-The Whistle Stop Hobby and Toy Shop: As independent toy stores fade away, the Whistle Stop has been a St. Clair Shores staple for years. Family owned and operated since 1969.

-Wally’s Frozen Custard: Owned by Matt Ahern and his wife, the custard shop on Harper is known for it’s firetruck that makes appearances at local events.

The Eastside is also home to the original Nino Salvaggio’s, the original Tubby’s Sub Shoppe and Morning Glory Bakery in Grosse Pointe.

Please let me know if any of these ideas sound interesting. If you’d like to do a trial run, I’m open to that, too.

Additionally, I’ve updated my website to include more of my recent work.

Thanks for considering,


I wasn’t sure if that was done in the freelancing world, but I decided if it was considered faux pas, at least it would show tenacity and determination.

It worked.

I’ve been writing for that publication for more than five months now. The work is steady and interesting, and the pay is good. The editor and publisher are great, and oddly enough, even though I’ve never met them in person, I feel appreciated and supported. I’m so glad I gave them another try.

Like with all freelancers, not every client has stuck around. The one in the beginning of my story decided to go in another direction. And that’s fine. It’s the ebb and flow. That client leaving freed up enough room in my schedule for the same recruiter who connected with me on LinkedIn to find another contract writing position for me. It’s with a larger company with more project growth potential.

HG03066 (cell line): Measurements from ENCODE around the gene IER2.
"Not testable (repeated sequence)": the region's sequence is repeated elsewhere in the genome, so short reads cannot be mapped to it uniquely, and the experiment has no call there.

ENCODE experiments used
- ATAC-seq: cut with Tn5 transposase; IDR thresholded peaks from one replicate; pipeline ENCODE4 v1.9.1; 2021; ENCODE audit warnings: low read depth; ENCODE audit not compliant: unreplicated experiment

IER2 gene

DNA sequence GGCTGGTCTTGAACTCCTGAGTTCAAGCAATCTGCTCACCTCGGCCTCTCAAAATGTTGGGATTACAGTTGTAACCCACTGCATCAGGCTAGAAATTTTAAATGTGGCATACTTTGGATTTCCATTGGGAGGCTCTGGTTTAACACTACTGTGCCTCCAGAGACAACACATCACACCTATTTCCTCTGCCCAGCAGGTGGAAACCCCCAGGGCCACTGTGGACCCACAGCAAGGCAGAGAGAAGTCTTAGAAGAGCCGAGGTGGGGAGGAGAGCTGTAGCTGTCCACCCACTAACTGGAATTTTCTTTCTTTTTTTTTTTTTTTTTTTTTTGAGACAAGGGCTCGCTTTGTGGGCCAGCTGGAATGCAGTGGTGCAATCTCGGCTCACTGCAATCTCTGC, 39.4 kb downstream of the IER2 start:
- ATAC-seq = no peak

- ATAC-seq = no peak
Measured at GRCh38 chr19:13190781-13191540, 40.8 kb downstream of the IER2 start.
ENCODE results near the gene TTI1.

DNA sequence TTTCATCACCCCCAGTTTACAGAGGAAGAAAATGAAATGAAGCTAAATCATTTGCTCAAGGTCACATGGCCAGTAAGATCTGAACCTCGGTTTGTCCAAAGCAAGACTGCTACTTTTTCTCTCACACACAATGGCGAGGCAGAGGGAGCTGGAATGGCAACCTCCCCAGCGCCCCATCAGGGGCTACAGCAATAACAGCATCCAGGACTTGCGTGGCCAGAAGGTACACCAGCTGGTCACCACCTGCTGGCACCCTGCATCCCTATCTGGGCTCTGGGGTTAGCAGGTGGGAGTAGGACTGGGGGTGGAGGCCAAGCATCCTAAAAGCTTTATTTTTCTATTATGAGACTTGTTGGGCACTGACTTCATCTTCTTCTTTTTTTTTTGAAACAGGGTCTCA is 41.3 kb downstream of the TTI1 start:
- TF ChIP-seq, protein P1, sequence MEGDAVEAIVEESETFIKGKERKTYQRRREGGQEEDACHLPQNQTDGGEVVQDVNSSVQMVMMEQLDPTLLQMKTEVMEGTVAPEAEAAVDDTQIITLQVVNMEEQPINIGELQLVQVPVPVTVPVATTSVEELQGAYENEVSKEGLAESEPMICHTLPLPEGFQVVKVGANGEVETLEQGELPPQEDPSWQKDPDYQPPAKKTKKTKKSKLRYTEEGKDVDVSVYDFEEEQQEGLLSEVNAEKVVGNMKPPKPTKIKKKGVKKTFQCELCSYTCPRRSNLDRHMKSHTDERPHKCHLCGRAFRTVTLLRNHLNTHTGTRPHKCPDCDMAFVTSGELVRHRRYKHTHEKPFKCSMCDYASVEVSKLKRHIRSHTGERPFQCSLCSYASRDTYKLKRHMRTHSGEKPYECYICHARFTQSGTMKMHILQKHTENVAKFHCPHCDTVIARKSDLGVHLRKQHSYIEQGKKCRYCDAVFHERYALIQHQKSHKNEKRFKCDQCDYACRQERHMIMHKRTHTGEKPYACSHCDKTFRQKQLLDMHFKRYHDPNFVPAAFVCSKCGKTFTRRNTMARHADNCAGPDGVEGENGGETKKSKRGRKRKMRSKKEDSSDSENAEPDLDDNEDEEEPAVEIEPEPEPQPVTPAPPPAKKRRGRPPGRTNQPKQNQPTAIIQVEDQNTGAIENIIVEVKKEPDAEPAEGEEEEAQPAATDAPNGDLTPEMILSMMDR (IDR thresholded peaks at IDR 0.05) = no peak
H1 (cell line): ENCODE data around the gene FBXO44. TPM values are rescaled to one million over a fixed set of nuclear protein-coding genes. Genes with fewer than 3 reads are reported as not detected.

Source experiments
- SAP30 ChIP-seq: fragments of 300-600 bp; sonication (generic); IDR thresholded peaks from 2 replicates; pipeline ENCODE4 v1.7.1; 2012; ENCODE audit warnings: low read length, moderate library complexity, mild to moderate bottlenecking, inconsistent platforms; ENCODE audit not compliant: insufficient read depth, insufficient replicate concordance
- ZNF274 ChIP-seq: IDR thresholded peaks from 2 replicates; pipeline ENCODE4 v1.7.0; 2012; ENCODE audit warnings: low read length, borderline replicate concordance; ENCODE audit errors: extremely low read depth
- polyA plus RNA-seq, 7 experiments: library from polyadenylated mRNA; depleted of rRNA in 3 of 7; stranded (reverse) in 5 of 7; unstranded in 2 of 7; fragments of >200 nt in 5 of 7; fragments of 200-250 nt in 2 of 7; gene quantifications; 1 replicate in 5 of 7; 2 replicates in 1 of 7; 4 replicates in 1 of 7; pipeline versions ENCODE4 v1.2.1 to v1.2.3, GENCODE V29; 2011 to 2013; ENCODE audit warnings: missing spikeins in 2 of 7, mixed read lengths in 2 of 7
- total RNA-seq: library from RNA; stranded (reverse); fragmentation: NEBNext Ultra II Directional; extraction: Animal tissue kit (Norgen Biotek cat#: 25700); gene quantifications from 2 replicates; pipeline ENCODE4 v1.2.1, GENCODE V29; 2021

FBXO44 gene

For me, LinkedIn has been an invaluable tool for my freelance career. To keep my network aware of my projects, I make sure to post links to my stories and give a little anecdote about writing it: how interesting it was, something quirky about the topic, an emotional moment during the interview. Anything to get eyeballs on my article.

Building a large network, so I can cast a broad net has proven one of the most useful tools I have. My hope is that more connections read and share my articles, leading to new clients and new projects.

It’s always an adventure and I’m up for the challenge.

Rebecca Calappi is a freelance writer based in Southeast Michigan. Her portfolio includes writing, editing and graphic design work for clients in health care, retail, entertainment and journalism. She has a journalism degree from Oakland University in Rochester, Mich.


We send you writing jobs.

Sign up and we'll send you 3 companies hiring writers now. Plus, we'll send more companies as we find and review them. All in our free email magazine.

We're the magazine for freelance writers.

We send you companies hiring writers.

Subscribe and we'll send you 3 companies hiring right now.

We'll also send you a guide that gets you started.

We're completely free.

Subscribe now. (It's free.)


About Us

We're dedicated to helping freelance writers succeed. We send you reviews of freelance writing companies, assignments, and articles to help build your writing career. You can view our privacy policy here, and our disclaimer. To get started, simply enter your email address in the form on this page.